The picture shows the 4 different scenarios:
1. Slow Failure
When both the ScrumMaster and Product Owner are doing a bad job, the wrong thing will be implemented in the wrong way with the result of “Slow Failure”. It will take some time to see this problem in the organization.
2. Shore Term Success
A good Product Owner making sure the right thing is being worked on by the Team, but it is not being done in the right way (ScrumMaster). In this scenario I have often seen technical debt increasing when not considering areas like agile architecture and implementing features too fast.
3. Fast Failure
Focus on using the Scrum framework and by doing this, many problems with is uncovered. In this scenario, there is a limitation in the Product Owner role to make sure the team is working on the right thing. I have seen this scenario with many new Scrum teams, where there is no one to fulfill the Product Owner role. It is a painful state to be in for a longer time.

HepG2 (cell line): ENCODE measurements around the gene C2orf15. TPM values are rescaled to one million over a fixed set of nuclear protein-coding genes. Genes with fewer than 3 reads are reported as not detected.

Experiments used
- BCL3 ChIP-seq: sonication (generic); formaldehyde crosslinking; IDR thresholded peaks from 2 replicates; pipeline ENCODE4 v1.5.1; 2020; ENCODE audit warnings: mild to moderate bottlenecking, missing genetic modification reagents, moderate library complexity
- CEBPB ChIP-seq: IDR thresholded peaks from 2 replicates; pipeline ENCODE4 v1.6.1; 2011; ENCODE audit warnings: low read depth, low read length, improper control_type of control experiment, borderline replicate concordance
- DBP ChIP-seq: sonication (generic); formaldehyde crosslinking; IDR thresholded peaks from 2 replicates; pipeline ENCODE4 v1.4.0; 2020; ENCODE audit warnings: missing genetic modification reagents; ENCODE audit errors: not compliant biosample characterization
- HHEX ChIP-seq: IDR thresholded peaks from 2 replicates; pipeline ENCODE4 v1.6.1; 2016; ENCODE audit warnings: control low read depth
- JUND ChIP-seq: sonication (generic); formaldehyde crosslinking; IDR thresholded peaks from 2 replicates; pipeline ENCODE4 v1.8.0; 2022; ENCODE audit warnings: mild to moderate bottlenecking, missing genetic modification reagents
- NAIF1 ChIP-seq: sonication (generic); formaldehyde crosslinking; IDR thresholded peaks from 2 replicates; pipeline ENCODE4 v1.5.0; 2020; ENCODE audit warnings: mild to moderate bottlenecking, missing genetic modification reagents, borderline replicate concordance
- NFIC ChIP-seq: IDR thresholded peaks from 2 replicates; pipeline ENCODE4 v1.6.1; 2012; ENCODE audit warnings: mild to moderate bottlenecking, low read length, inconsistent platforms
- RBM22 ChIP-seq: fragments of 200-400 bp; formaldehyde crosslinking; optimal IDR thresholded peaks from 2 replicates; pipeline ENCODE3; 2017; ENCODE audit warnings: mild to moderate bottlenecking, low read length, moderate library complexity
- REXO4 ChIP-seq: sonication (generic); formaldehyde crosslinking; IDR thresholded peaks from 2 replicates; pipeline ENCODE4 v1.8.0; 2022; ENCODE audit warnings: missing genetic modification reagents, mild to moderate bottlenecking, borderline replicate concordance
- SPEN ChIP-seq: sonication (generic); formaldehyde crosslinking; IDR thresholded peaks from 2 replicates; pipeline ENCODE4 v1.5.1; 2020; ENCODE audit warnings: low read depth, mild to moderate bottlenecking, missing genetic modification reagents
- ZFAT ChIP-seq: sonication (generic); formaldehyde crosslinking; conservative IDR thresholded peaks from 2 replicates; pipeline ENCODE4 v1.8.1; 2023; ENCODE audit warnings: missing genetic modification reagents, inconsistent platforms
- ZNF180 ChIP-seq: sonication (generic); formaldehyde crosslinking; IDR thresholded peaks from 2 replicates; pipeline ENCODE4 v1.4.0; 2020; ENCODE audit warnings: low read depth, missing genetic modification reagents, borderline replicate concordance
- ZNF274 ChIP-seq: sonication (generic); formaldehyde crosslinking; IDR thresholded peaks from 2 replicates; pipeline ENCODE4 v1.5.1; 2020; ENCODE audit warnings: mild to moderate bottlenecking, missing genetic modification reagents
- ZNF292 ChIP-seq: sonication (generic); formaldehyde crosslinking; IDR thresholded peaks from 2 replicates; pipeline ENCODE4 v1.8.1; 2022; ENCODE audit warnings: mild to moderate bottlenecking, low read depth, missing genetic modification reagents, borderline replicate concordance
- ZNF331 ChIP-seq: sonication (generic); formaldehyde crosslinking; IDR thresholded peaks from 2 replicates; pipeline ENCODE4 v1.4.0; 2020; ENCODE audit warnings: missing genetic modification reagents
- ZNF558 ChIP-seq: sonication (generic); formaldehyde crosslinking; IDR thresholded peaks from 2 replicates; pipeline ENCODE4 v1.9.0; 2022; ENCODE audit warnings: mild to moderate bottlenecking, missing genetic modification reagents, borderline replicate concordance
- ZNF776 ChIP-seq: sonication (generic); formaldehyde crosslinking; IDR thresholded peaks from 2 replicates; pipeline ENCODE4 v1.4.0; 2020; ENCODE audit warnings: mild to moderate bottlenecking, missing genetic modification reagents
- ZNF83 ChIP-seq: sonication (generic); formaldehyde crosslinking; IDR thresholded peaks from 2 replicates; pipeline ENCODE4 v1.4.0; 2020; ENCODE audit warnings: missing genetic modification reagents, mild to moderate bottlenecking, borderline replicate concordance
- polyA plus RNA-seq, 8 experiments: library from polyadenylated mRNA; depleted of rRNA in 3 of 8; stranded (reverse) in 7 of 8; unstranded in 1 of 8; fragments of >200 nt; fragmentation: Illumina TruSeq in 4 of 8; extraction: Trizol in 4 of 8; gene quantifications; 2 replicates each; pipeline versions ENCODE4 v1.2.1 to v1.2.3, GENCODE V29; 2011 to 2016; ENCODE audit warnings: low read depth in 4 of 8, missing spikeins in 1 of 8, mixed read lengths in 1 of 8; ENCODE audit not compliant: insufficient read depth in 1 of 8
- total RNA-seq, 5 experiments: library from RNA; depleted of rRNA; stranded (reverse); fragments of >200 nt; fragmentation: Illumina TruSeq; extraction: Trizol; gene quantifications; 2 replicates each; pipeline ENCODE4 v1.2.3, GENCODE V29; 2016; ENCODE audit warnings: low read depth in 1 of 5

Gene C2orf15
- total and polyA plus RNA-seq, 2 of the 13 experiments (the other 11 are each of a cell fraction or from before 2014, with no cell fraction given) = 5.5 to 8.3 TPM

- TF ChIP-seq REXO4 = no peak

4. Long Term Success
In this scenario the Product Owner is making sure the team is working on the right thing and the ScrumMaster is making sure it is done the right way. This is the most ideal setup for the team that can focus on making deliveries high value and with long term success. I hope this will be the most common scenarios for Scrum team in the future.
Based on my practical experience, I think we are getting better on the way of working (ScrumMaster), but the Product Owner role is still a weak area.
Why can’t we get better on making sure we are working on the right thing?